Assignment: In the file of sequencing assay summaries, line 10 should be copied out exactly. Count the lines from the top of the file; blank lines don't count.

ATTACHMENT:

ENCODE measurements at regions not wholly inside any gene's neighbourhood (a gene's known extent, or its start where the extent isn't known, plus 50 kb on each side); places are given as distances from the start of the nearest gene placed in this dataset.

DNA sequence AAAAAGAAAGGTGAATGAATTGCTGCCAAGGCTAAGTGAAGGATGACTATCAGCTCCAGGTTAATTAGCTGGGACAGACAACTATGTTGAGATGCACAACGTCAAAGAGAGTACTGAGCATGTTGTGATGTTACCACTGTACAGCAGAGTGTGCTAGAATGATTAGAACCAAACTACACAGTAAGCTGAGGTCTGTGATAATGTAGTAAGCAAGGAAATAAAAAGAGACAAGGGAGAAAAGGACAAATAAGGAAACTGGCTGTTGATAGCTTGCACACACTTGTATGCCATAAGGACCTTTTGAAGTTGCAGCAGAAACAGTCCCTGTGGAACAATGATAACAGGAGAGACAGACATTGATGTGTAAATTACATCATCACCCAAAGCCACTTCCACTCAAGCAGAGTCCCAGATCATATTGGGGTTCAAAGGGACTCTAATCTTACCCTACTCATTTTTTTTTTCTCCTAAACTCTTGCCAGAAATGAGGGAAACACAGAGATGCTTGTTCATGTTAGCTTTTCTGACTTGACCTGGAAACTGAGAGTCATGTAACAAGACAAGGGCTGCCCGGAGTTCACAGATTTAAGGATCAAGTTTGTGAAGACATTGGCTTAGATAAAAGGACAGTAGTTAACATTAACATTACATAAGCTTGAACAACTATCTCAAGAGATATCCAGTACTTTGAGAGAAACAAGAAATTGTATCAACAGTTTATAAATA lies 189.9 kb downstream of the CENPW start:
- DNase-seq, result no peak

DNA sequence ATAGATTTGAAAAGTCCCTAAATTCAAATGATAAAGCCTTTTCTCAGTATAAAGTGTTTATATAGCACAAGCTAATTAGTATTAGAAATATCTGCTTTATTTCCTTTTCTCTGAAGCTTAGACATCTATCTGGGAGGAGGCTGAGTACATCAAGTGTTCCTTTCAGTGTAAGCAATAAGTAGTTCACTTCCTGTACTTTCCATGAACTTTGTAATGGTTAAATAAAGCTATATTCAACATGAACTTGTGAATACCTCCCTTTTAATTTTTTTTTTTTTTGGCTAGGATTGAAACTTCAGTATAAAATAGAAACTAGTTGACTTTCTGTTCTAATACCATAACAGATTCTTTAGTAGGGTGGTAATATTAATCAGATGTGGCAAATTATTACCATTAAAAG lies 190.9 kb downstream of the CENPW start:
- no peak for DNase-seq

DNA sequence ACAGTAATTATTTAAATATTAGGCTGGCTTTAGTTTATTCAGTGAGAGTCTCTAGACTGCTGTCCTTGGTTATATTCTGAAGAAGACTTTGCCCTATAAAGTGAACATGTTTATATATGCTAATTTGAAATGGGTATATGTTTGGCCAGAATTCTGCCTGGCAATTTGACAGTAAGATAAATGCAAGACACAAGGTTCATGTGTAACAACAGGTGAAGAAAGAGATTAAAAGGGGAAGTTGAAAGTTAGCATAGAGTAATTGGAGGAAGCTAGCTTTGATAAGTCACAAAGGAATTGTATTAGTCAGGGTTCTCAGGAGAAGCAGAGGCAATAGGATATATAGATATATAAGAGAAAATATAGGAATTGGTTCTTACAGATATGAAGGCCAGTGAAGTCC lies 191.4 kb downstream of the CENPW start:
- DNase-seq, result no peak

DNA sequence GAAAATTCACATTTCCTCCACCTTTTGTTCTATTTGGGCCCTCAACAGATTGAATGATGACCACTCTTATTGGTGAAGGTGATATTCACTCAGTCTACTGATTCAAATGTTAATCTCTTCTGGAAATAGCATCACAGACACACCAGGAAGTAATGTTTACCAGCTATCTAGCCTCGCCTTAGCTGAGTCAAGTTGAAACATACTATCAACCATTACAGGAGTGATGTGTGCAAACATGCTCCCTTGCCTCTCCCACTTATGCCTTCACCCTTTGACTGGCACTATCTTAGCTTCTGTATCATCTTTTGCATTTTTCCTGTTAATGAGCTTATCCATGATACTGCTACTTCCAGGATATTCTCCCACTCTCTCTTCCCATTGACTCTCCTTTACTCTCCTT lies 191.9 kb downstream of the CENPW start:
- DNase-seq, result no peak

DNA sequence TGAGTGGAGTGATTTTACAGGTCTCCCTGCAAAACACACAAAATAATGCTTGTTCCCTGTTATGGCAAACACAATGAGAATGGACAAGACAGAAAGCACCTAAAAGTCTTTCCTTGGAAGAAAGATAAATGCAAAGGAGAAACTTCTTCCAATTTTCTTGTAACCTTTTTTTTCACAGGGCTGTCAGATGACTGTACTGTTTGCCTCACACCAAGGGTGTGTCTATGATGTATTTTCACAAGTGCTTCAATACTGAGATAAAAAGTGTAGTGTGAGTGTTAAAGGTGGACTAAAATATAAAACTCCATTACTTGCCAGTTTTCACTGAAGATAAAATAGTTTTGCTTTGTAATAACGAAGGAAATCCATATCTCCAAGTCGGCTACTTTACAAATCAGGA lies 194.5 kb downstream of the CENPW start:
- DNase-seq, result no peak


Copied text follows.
DNA sequence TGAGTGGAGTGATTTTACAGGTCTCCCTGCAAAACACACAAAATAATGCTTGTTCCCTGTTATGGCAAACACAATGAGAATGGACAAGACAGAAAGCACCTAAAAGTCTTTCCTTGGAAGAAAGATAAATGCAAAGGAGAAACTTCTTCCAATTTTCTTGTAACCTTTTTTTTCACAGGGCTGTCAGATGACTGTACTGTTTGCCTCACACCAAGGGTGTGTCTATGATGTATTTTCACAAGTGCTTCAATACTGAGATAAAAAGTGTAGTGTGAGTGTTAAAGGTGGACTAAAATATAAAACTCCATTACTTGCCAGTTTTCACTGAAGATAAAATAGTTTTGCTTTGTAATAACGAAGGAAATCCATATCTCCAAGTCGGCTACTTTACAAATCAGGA lies 194.5 kb downstream of the CENPW start: